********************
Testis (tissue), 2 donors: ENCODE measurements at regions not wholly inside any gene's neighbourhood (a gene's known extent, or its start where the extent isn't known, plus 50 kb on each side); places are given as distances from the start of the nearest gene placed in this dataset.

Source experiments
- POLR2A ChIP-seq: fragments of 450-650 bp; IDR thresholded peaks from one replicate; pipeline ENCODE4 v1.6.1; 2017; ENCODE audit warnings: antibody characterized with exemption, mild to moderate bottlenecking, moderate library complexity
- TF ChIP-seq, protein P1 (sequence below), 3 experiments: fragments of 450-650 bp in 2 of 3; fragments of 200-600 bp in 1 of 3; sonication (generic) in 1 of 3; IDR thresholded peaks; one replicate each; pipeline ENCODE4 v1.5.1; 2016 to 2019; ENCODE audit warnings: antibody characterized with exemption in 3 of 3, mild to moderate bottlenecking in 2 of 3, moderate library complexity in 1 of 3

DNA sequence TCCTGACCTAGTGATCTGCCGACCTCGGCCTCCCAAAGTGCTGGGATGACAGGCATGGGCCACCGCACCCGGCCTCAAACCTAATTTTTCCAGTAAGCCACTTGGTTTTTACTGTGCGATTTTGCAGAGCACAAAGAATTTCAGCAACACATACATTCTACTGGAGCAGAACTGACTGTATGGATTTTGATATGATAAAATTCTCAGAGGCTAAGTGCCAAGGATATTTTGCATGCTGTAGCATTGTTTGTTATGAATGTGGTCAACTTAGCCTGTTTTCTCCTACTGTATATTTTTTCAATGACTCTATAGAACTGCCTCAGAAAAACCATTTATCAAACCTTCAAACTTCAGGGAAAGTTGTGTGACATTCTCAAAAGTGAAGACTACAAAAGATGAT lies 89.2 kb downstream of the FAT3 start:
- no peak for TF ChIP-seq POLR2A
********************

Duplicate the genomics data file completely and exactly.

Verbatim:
Testis (tissue), 2 donors: ENCODE measurements at regions not wholly inside any gene's neighbourhood (a gene's known extent, or its start where the extent isn't known, plus 50 kb on each side); places are given as distances from the start of the nearest gene placed in this dataset.

Source experiments
- POLR2A ChIP-seq: fragments of 450-650 bp; IDR thresholded peaks from one replicate; pipeline ENCODE4 v1.6.1; 2017; ENCODE audit warnings: antibody characterized with exemption, mild to moderate bottlenecking, moderate library complexity
- TF ChIP-seq, protein P1 (sequence below), 3 experiments: fragments of 450-650 bp in 2 of 3; fragments of 200-600 bp in 1 of 3; sonication (generic) in 1 of 3; IDR thresholded peaks; one replicate each; pipeline ENCODE4 v1.5.1; 2016 to 2019; ENCODE audit warnings: antibody characterized with exemption in 3 of 3, mild to moderate bottlenecking in 2 of 3, moderate library complexity in 1 of 3

DNA sequence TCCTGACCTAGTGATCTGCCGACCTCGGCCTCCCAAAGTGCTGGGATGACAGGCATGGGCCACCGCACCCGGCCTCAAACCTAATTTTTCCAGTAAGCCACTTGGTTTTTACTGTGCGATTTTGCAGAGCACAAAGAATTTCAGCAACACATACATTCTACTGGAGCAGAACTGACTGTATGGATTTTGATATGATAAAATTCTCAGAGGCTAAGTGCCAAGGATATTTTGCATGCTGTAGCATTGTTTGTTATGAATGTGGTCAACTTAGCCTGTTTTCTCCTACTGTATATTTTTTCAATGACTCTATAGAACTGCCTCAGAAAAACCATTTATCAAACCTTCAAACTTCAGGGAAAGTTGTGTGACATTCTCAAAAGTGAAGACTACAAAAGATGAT lies 89.2 kb downstream of the FAT3 start:
- no peak for TF ChIP-seq POLR2A